Dean Current, Collin Motschke, Airton Serra, Jr., Gary Wyatt, Diomy Zamora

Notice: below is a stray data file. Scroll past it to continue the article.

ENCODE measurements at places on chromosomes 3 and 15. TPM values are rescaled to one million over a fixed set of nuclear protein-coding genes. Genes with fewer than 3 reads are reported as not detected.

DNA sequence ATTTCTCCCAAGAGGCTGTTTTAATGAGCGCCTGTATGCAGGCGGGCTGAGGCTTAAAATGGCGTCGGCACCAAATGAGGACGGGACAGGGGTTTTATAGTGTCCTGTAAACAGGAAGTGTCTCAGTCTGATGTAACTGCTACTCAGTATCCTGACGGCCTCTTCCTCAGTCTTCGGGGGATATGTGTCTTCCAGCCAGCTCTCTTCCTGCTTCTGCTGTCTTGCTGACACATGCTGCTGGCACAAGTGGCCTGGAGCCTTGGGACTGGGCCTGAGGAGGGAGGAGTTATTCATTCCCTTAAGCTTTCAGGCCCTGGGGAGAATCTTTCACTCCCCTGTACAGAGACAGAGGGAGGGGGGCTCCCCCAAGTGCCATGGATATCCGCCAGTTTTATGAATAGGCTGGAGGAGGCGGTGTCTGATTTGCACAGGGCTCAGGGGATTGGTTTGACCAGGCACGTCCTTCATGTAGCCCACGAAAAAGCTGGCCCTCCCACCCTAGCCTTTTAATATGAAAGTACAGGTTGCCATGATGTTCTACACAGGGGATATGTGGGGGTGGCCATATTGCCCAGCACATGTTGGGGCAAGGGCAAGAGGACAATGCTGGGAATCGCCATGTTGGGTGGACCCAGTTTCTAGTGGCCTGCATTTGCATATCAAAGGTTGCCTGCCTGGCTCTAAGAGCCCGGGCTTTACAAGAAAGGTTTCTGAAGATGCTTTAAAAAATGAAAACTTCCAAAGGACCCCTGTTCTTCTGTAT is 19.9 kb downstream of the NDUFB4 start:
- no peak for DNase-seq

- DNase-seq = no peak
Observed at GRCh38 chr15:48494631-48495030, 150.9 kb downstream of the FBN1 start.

Previous research demonstrated the ability of snow fences to significantly lower both public and private costs related to the control of blowing and drifting snow. Follow-up research specifically addressed the knowledge of MnDOT staff and attitudes and practices related to the promotion and implementation of snow control measures. These efforts identified a need for a better understanding of landowners' knowledge, attitudes and practices related to snow control measures to develop more effective outreach and foster the adoption of snow control measures. We identified four regions of the state with highway corridors with snow problems. In each region, we carried out listening sessions with landowners and MnDOT personnel, and based on those sessions while applying the KAP (knowledge, attitudes and practices) methodology, we designed a landowner survey to explore landowner knowledge, attitudes and practices related to snow problems and the willingness of landowners to implement snow fences to address the problems. The survey was carried out once prior to an outreach effort and then again after the outreach effort to measure any changes in landowner knowledge, attitudes and practices resulting from the effort. We found that landowners were generally not aware of MnDOT's program to address snow problems and were able to identify constraints to adoption as well as incentives that might be required to promote adoption. We also identified the most acceptable channels for outreach to landowners as well as ways to better structure the MnDOT program to address constraints identified by landowners and provide the assistance and incentives needed to promote greater adoption.
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